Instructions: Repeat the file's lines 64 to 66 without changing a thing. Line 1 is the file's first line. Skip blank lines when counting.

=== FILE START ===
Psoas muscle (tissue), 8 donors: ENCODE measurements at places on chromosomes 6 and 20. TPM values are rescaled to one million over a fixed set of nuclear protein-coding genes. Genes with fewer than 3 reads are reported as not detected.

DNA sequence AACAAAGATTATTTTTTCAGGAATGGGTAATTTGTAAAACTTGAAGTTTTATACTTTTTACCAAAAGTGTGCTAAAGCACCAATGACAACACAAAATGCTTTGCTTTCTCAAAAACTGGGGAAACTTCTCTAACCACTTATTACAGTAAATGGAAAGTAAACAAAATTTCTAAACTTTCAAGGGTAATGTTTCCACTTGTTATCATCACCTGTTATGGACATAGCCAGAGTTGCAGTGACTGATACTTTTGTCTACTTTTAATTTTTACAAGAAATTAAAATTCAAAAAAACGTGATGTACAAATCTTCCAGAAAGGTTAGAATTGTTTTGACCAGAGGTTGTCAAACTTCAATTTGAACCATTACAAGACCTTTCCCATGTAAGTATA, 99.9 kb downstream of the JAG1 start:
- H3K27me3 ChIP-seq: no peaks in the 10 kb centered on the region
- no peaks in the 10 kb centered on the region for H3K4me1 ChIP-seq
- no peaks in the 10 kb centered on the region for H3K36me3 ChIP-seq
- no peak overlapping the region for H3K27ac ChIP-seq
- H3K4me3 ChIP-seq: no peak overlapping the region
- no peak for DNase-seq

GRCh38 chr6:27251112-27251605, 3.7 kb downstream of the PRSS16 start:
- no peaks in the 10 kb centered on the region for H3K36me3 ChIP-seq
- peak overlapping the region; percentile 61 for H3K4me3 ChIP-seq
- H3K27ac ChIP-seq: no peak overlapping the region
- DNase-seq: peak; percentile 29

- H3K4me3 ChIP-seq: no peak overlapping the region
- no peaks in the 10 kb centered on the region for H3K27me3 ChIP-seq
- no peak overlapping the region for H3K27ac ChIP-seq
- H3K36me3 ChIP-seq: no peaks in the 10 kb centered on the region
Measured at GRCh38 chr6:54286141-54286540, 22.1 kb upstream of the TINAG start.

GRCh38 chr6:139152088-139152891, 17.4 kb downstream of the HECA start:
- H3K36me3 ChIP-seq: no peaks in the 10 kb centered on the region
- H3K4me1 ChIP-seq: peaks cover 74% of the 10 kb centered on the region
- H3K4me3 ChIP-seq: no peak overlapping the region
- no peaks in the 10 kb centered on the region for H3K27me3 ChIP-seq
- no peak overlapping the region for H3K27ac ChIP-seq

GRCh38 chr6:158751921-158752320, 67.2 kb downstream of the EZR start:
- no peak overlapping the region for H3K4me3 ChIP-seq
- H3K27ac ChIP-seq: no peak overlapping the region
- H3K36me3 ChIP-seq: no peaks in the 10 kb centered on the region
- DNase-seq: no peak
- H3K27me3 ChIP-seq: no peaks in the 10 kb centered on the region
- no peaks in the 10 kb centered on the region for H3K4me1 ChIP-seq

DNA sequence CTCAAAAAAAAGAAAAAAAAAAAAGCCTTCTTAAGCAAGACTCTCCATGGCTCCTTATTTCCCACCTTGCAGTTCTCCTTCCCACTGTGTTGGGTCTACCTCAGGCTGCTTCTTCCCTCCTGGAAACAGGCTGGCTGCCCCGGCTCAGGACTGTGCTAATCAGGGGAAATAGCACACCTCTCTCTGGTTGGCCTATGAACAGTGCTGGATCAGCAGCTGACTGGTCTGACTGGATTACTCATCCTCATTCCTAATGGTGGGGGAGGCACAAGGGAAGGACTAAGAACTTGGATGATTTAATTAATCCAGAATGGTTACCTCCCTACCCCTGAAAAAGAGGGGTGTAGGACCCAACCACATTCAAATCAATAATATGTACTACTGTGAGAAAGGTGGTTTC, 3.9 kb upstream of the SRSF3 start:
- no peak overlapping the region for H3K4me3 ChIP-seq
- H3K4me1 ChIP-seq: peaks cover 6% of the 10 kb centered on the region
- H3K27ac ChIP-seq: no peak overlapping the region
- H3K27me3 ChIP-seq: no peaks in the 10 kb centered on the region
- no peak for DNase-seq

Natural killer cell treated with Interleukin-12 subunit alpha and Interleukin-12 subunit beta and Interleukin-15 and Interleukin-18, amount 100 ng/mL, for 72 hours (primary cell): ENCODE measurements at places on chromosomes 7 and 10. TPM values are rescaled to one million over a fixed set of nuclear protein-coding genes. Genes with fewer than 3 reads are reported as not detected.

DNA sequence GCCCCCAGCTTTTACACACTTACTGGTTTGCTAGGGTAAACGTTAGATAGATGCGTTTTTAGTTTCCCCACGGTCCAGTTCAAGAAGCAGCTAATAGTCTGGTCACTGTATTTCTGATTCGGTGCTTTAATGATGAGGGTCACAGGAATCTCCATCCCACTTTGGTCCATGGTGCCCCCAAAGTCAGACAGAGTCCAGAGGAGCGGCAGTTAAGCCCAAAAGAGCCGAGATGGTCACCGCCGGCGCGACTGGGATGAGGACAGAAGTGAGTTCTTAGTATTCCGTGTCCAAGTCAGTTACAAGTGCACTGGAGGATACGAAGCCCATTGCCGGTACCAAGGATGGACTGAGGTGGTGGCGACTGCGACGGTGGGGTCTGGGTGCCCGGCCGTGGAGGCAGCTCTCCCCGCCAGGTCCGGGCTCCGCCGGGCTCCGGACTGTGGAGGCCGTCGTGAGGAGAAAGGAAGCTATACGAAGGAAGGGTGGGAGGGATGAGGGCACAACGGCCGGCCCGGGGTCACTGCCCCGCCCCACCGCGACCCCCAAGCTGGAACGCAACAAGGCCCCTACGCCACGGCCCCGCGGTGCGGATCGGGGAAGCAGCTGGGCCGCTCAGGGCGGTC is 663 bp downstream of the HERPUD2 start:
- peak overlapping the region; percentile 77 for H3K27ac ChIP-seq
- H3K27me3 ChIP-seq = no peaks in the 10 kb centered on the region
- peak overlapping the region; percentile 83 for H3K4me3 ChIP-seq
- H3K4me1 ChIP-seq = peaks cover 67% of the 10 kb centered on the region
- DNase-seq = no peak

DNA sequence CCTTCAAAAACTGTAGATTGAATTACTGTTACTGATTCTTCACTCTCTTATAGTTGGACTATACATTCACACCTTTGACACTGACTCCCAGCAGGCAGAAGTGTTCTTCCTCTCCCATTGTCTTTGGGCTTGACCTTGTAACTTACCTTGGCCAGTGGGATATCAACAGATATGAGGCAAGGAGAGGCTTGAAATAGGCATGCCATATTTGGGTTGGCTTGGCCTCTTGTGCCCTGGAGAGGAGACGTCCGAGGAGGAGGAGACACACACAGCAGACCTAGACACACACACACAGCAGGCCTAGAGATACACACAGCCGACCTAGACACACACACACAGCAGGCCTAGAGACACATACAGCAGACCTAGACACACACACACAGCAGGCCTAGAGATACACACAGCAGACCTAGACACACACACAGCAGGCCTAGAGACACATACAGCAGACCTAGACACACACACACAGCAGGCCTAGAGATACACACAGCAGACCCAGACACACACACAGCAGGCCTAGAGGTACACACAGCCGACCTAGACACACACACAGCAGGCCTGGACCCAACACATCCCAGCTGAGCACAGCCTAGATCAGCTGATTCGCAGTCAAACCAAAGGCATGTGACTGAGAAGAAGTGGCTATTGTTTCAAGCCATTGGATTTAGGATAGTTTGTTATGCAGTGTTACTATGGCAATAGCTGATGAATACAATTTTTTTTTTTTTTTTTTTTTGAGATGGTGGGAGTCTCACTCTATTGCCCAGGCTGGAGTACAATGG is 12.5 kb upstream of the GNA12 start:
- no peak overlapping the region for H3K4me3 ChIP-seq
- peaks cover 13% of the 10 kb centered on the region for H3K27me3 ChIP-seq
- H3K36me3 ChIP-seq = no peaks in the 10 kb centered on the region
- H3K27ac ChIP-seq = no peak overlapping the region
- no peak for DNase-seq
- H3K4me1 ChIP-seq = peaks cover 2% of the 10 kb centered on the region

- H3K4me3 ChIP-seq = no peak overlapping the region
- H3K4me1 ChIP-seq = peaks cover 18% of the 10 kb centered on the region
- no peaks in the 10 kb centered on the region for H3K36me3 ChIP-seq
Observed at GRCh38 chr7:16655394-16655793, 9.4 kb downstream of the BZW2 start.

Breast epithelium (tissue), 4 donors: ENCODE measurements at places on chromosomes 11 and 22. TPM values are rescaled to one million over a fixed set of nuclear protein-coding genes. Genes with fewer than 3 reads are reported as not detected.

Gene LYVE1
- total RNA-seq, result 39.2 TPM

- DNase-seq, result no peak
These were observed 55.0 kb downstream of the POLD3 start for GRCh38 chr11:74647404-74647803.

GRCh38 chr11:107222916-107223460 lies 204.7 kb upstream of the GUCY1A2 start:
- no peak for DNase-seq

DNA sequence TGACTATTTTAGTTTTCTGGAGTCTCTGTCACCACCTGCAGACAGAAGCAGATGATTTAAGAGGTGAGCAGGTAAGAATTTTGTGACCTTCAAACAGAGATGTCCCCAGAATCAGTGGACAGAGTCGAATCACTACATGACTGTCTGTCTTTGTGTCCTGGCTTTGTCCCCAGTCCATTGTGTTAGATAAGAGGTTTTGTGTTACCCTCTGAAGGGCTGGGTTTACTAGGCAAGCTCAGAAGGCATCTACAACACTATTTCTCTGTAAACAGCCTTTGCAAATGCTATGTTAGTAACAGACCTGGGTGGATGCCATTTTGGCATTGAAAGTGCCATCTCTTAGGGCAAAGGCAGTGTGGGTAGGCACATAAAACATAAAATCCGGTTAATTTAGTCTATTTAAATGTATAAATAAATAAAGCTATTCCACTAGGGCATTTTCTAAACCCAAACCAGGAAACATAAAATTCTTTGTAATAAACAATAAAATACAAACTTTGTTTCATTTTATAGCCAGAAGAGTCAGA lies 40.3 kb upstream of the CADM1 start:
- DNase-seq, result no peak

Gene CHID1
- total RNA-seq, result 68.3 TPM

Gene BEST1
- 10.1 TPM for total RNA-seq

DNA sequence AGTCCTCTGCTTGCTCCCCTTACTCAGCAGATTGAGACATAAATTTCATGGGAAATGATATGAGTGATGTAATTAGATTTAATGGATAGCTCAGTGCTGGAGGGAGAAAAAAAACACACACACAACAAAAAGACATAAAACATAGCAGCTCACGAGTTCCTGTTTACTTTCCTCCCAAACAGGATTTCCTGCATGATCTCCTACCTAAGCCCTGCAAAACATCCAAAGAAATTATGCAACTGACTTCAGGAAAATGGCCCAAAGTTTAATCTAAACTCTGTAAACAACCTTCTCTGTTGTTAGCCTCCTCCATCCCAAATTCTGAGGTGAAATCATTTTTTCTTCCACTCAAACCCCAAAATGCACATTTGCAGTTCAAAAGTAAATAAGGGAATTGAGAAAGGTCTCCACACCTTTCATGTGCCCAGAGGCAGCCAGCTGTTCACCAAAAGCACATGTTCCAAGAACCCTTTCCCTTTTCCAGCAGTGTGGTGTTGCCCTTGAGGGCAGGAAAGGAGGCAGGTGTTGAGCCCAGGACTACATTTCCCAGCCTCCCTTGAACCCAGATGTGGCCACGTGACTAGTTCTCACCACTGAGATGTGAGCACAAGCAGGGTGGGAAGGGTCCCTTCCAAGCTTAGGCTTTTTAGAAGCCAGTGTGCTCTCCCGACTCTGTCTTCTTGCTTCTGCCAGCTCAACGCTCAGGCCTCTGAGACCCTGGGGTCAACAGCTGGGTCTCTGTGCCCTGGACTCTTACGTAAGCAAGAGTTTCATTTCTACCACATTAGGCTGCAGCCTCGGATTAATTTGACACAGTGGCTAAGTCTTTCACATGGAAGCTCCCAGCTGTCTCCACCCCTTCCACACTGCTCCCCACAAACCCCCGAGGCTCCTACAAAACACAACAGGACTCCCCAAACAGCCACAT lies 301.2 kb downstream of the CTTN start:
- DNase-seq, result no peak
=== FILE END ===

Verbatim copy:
- DNase-seq, result no peak

Gene CHID1
- total RNA-seq, result 68.3 TPM